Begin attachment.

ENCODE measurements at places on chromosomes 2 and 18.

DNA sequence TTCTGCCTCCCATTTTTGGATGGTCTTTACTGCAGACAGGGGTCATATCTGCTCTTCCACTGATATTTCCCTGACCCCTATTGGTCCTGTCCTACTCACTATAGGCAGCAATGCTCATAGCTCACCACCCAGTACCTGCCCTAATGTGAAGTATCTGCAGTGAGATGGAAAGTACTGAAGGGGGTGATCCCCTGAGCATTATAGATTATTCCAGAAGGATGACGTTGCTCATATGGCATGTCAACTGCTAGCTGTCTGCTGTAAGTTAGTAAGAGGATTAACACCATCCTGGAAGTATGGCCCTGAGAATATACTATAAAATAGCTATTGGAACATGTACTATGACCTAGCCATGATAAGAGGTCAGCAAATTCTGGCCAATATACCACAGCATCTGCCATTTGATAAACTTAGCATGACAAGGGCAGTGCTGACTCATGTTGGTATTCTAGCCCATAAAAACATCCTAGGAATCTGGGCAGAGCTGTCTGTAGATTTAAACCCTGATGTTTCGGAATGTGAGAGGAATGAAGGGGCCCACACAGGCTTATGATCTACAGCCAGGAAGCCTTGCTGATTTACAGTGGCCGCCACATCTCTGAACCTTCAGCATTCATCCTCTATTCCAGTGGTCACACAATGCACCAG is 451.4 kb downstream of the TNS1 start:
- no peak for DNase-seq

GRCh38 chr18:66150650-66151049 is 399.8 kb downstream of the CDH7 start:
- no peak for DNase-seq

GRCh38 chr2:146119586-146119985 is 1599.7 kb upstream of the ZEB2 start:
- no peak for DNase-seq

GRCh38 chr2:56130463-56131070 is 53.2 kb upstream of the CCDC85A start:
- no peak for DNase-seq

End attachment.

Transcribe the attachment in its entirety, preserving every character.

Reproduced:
ENCODE measurements at places on chromosomes 2 and 18.

DNA sequence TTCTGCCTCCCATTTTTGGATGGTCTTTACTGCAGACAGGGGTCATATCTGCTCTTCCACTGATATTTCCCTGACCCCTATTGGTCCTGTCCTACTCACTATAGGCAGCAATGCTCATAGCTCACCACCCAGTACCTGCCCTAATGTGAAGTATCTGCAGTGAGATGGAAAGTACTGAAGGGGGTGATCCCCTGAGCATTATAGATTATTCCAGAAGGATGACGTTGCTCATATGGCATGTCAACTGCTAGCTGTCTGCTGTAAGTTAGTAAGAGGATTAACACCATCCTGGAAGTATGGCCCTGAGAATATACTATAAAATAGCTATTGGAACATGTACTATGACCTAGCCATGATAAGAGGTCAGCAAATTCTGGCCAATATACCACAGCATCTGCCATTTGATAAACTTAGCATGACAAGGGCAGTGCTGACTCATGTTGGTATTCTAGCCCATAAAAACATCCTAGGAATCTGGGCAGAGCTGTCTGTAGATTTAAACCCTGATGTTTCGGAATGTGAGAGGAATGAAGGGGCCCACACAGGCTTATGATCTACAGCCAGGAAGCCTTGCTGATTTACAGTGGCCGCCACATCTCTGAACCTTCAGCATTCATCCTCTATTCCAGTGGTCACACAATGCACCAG is 451.4 kb downstream of the TNS1 start:
- no peak for DNase-seq

GRCh38 chr18:66150650-66151049 is 399.8 kb downstream of the CDH7 start:
- no peak for DNase-seq

GRCh38 chr2:146119586-146119985 is 1599.7 kb upstream of the ZEB2 start:
- no peak for DNase-seq

GRCh38 chr2:56130463-56131070 is 53.2 kb upstream of the CCDC85A start:
- no peak for DNase-seq